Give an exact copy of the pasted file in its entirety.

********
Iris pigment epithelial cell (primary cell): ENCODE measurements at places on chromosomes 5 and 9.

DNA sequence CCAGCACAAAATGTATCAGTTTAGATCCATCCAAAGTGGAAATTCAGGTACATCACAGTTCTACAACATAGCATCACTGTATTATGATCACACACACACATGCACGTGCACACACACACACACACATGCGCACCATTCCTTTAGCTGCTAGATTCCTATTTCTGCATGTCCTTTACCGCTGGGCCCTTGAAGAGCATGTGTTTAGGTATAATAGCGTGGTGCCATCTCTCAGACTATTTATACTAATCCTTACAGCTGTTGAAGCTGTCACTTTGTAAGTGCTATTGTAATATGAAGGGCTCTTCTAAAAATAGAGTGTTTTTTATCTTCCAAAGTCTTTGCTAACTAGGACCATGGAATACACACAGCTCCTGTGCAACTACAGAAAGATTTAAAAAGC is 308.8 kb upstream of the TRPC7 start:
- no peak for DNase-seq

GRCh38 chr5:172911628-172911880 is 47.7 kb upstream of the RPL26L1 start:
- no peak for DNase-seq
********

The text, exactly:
Iris pigment epithelial cell (primary cell): ENCODE measurements at places on chromosomes 5 and 9.

DNA sequence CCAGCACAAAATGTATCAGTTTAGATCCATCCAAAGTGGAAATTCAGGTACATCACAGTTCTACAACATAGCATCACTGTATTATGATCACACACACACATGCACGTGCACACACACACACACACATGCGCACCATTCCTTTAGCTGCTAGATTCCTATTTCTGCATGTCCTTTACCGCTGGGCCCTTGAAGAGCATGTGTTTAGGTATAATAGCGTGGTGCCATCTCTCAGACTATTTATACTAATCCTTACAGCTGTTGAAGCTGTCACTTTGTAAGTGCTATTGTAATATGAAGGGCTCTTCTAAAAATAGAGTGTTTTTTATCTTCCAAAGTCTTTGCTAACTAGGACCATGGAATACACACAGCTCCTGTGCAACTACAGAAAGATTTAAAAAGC is 308.8 kb upstream of the TRPC7 start:
- no peak for DNase-seq

GRCh38 chr5:172911628-172911880 is 47.7 kb upstream of the RPL26L1 start:
- no peak for DNase-seq